Entertainment Arts Chase Me reality show cancelled after Godfrey Gao's death

Chase Me reality show cancelled after Godfrey Gao’s death

Since his death, netizens wondered if Chinese reality shows are subjecting participants to too much risk.




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In the wake of the Taiwanese Canadian Godfrey Goa’s death on November 27 in Ningbo, China, Zhejiang Television has cancelled its Chase Me reality show.

The star was running in the show where participants go through challenges when he collapsed and his body was transported back to Taiwan for a funeral that will be held on December 15.

Godfrey Gao died suddenly of cardiac arrest. Picture: Instagram

Straits Times quoted The Qianjing Evening News saying the director of Zhejiang Television, Mr Lin Chong told the Chinese paper the team was immersed in grief and remorse after the incident.

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He said the team feel deeply sorry for Gao, his parents and to all the people who love him.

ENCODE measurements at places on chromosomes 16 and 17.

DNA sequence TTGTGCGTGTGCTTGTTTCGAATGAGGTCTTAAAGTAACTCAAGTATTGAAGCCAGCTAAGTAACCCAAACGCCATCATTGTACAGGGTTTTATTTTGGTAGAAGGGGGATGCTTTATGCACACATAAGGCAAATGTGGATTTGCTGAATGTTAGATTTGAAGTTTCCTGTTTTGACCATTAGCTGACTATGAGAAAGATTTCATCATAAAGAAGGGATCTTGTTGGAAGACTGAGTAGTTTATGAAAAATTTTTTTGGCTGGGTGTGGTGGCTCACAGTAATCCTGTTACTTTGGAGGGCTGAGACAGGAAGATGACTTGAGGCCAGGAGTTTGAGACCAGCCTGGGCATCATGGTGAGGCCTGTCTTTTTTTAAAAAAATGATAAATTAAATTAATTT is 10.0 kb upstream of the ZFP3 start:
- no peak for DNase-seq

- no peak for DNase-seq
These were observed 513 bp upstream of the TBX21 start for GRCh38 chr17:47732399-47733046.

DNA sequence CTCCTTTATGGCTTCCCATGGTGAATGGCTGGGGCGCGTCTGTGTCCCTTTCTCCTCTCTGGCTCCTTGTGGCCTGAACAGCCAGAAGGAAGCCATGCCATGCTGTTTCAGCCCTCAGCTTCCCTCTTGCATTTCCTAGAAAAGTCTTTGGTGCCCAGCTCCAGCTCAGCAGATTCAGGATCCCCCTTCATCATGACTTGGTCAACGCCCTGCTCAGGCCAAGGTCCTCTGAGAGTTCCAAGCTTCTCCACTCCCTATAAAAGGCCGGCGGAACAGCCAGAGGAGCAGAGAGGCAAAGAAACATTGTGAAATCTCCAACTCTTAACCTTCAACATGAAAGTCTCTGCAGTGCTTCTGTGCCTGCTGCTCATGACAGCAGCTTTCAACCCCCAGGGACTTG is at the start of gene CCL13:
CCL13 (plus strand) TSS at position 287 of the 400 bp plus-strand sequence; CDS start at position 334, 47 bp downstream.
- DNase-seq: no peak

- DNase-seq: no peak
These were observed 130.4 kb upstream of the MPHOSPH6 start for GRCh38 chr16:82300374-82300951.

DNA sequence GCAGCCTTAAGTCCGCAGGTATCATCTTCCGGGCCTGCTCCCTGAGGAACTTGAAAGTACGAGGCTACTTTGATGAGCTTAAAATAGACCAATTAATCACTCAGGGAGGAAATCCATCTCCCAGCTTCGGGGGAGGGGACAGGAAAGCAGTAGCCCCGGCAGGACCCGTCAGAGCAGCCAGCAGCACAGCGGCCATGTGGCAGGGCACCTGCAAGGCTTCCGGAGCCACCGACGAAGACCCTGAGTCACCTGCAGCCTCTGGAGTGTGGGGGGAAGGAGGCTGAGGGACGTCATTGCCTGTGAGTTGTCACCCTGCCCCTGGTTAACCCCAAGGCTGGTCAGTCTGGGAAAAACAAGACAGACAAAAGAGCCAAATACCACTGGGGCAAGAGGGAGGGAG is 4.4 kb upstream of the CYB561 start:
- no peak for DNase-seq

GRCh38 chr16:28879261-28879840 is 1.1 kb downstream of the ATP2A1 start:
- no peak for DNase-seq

Given medical help on-site after he collapsed, the model-actor succumbed to a cardiac arrest at a hospital.

Gao was not sure whether he should take part in the show before shooting began.

Kim Huang, his hairstylist said in an online post that he told Gao he can make it because he thought Gao was physically fit since he played basketball and lifted weights.

During the filming of Chase Me, Gao’s agency revealed that he was suffering from a cold.

Since his death, netizens wondered if Chinese reality shows – which compete to gain ratings with novel action-packed elements – are subjecting participants to too much risk.

Screenshots of allegedly tracking communication among Zhejiang Television employees over Gao’s collapse surfaced online which infuriated netizens.

They criticised the insensitive comments questioning his fitness and reports that indicated the contract he signed absolved the broadcaster from any blame over incidents.

Netizens also were enraged over the news that claimed a participant in a previous Chase Me episode was about to abseil down a 70m platform before a crew member detected that his safety harness was not attached.

Taiwan host Jacky Wu also condemned the hyper-competitive nature of reality shows.

Wu said he was asked to climb a thousand steps, without naming which Chinese programme he was in.

Wu then discussed with the producers about the excessive demands.

Wu warned that industry newcomers must first know their physical capabilities and not embrace the unknown recklessly with the shows proving a valuable platform.

He also blamed South Korea where producers have made a splash with reality shows and licensed their concepts to others in Asia.

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